Feb. 23-28, 2014 was National Invasive Species Awareness Week .
Sadly, due to cuts in funding, many programs that have been documenting the spread of non-native plants and animals have had to look elsewhere manpower. Audubon members are in a unique position to help. They are observant, spend considerable time outdoors both close to home and away, and are generally knowledgeable about plants, wildlife and of course birds. Who better to notice unwanted visitors, expanding ranges of established species and new arrivals? But then what?
There is a website dedicated to training and tracking non-natives that is complete with materials and certifications. There is an app called “Ivegot1” available for both Android and I-phones that can be used in the field. Snap a photo and send it to the data center along with some notes and voila!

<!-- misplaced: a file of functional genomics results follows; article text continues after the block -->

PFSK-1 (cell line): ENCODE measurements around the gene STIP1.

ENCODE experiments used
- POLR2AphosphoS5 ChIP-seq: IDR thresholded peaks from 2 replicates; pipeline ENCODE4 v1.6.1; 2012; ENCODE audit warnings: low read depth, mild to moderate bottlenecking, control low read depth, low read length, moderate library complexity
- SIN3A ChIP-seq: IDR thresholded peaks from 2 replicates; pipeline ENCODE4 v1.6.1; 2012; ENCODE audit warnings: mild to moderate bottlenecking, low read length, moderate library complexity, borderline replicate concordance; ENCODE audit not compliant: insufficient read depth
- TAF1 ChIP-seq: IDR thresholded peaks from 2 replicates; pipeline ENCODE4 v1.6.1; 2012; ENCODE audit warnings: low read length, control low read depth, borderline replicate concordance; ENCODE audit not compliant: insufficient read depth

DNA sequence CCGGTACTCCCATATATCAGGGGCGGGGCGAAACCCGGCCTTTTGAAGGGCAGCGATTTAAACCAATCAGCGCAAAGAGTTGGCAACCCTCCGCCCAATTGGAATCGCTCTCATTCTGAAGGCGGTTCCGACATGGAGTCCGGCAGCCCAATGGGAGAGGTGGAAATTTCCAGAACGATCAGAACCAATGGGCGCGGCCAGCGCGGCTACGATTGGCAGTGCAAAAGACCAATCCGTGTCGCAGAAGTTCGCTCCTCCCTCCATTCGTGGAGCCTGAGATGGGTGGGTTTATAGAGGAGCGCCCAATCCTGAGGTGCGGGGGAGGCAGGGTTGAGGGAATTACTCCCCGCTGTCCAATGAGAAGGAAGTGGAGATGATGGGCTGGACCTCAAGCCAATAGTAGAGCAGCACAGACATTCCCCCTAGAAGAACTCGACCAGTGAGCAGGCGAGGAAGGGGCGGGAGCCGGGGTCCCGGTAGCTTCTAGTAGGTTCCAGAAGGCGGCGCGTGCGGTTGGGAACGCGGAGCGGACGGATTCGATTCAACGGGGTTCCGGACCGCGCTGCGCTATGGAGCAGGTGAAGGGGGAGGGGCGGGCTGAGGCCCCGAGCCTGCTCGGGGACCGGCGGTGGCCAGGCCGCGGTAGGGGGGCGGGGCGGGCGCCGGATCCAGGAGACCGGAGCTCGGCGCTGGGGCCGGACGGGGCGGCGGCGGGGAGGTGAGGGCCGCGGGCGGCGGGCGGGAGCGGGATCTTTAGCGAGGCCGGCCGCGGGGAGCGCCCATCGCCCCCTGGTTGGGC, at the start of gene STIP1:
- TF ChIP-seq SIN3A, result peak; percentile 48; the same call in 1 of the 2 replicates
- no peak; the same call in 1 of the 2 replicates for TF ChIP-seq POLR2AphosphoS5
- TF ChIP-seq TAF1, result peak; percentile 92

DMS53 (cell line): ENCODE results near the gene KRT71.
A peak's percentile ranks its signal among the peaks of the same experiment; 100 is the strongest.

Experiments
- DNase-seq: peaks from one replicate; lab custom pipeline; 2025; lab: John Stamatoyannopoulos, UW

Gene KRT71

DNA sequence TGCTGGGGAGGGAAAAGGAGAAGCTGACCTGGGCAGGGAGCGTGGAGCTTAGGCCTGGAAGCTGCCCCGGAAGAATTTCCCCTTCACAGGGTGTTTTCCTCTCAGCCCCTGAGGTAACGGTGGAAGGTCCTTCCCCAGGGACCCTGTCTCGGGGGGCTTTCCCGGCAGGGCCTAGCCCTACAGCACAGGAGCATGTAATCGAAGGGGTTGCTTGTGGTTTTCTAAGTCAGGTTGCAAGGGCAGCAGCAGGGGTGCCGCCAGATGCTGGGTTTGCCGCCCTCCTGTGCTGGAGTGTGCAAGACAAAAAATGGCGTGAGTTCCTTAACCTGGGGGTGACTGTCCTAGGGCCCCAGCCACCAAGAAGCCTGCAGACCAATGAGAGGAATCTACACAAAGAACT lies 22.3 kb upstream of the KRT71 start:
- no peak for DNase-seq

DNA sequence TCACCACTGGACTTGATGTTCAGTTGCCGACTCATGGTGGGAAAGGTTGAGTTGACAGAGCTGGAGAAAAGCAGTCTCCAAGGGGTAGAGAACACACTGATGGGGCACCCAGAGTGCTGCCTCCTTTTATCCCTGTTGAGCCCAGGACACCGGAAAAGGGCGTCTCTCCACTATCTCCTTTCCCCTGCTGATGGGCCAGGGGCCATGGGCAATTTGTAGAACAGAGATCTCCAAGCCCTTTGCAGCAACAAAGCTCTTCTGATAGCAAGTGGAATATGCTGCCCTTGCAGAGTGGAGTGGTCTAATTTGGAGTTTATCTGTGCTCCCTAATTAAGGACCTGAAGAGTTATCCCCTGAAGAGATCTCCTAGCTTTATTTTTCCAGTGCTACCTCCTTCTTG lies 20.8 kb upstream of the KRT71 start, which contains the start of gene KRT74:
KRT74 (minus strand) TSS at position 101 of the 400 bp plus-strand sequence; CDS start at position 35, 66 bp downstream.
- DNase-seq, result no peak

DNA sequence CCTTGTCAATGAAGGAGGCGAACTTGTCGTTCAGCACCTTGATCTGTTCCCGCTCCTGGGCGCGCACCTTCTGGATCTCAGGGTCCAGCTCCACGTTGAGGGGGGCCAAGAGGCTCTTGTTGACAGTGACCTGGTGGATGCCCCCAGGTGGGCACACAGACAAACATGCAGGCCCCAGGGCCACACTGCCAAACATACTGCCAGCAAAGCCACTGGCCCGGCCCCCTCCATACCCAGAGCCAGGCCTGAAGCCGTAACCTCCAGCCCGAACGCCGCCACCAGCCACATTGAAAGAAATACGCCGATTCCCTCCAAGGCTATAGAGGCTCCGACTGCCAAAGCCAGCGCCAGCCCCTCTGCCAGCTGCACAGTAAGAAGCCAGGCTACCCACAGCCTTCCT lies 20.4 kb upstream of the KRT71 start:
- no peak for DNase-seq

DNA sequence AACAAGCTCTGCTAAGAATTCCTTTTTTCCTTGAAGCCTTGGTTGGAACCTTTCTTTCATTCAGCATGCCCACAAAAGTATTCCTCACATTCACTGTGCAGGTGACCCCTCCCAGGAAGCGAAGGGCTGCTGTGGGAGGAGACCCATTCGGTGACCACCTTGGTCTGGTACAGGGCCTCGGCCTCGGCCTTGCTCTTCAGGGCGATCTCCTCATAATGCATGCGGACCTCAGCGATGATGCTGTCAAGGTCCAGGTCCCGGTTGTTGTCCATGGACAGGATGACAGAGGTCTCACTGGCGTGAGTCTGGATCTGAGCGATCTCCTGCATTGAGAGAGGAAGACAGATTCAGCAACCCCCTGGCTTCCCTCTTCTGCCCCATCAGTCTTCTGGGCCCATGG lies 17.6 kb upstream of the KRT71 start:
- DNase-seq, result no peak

It seems simple enough but according to a recent survey Audubon members as a whole are not doing it. Why? Awareness.
When over 50% of Florida’s Chapter Presidents completed a short survey developed by Audubon staff results were mixed. Some did not understand the importance of tracking the movement of non-natives. Others felt they did not have the capacity (manpower and time) to take on additional projects. But the most common response was they did not know about available online resources and tools that could be used in the field during the many outings they plan throughout the year.
As a result the Chapters Committee has planned to include a workshop at the upcoming Audubon Academy April 11-13 called Apps, apps and more apps. Participants will be asked to bring their smart phones, download apps and practice using them. In addition, all members will be encouraged to become REDDY certified online. (We might even launch a contest for the chapters with the most certified members.)
Although The National Invasive Species Awareness Week highlights a week, the problems relating to non-native species exist throughout the year. Audubon’s capacity through regular chapter activities is a natural fit with these important programs. We look forward to sharing this fun technology with all while providing valuable data as citizen scientists.